golf

Disney the last chance to keep a job

McGirt have to have his spot secured this year

The Associated PressNovember 7, 2012 

On The Fringe Golf

FILE - In this July 29, 2012, file photo, William McGirt reacts after missing a putt on the 18th hole to force a playoff in the Canadian Open golf tournament at the Hamilton Golf and County Club in Ancaster, Ontario. McGirt wound up playing every tournament for which he was eligible from June to early November, 14 events in 17 weeks. Thanks to his runner up finish at the Canadian Open, he is No. 70 on the money list.(AP Photo/The Canadian Press, Nathan Denette, File)

NATHAN DENETTE — the associated press

— One player dug his feet into the sand and hit one bunker shot after another, his focus unbroken. A few hundred yards away, another player cast his line into a pond filled with bass next to the 15th tee on the Magnolia Course.

Disney is a vacation for some, a grind for many others. It’s easy to see who falls into which category.

This is the final PGA Tour event of the year, and the stakes never have been higher. The top 125 on the money list keep full tour cards, meaning they can play whenever and wherever they want next year except for the majors, World Golf Championships and a few other invitational events that have smaller fields.

That much hasn’t changed.

What makes a tour card so valuable now is that 2013 is a transition year on the PGA Tour, which translates into a shorter season with fewer opportunities. The regular season will last about seven months leading into the FedEx Cup playoffs. After that, a new season (2013-14) will start in October.

For the past six years, players who either didn’t get into a lot of tournaments or got off to a slow start could always count on the Fall Series — four tournaments at the back end of the season — to make up ground and get into the top 125. But that opportunity is going away. The Fall Series events, along with two tournaments in Asia, will be the start of the new wraparound season.

Players who finish out of the top 125 can still play, as long as there was room for them at tournaments. They had to get in line behind the fully exempt players, along with 50 others who earned cards through Q-school and the Web.com Tour.

But with more players expected to sign up for more tournaments in the shorter season, playing opportunities for the others could be limited.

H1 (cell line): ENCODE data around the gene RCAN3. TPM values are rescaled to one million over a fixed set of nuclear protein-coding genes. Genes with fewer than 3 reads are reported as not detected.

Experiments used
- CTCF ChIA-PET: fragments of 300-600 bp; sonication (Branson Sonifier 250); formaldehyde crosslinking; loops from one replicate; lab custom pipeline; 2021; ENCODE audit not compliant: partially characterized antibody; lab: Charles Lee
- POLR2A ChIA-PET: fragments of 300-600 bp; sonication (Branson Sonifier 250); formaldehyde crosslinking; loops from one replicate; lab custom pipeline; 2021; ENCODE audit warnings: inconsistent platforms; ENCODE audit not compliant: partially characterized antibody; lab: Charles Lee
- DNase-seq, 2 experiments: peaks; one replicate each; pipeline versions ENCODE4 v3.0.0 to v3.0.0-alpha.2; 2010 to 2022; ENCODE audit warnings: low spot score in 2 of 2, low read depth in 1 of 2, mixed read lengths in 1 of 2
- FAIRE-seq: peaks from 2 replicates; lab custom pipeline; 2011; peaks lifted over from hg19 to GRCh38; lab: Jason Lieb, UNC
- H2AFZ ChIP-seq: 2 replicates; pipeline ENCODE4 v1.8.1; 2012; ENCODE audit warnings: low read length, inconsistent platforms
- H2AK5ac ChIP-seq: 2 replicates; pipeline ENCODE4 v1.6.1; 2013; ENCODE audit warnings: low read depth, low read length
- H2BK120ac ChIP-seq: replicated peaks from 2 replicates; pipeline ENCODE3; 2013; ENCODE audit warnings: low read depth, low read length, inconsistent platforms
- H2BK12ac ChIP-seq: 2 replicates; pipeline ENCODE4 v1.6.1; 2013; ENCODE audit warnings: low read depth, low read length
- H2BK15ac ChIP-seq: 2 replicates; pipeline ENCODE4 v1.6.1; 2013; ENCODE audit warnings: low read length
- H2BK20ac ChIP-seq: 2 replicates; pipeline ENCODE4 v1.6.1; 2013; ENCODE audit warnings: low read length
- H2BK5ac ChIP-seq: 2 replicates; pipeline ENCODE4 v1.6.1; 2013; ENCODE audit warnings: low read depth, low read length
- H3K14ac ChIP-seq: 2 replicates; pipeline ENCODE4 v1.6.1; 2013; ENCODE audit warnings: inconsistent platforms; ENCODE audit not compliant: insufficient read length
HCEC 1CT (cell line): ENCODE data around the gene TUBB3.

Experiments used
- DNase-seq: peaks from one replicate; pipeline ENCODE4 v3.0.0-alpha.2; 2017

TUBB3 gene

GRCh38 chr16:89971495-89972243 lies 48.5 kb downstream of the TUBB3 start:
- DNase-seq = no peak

That’s putting it nicely.

“Those guys are in deep, deep trouble,” William McGirt said after a few attempts trying to find the right words for a family newspaper.

McGirt, a former Wofford standout, was in that position last year, needing a big finish at Disney to keep his card. He didn’t come particularly close, wound up at No. 141 and earned his card at Q-school. Knowing that status out of Q-school would be lower this year, imagine his relief when McGirt was runner-up at the Canadian Open to secure his card. He is at No. 70 with a little more than $1.2 million. The only roller coaster he will be on this week can be found across the street at the Magic Kingdom.

“Compared with last year, this is as relaxed as you can be,” McGirt said Tuesday. “I’ve talked to a couple of guys about that situation. I told them the last thing you can do is think about it. From the U.S. Open last year, it was getting into FedEx Cup, and I went from that to keeping my job. I spent the better part of last year thinking about what would happen. I was mentally fried.”

McGirt wound up playing every tournament for which he was eligible from June to early November, 14 events in 17 weeks.

Disney has been the final official event on the PGA Tour schedule for the past six years, and it’s always been fascinating to watch the disparity between the haves and the have-nots. Those who were safe inside the top 125 on the money list were mainly concerned about the lines at Mr. Toad’s Wild Ride. Those on the outside were concerned about keeping their jobs. There is tension over every shot, broken up by the long, low whistle from the train at Thunder Mountain.

A year ago, Roland Thatcher missed the cut at Disney and lost his card by $1,695. Thatcher played out of the No. 126-150 category this year and got into 20 events, a number that figures to shrink next year. D.J. Trahan finished 125th on the money list and played 26 times.

Disney bills itself as the “happiest place on earth.” There were plenty of long faces on the practice green, which was quiet even for a Tuesday.

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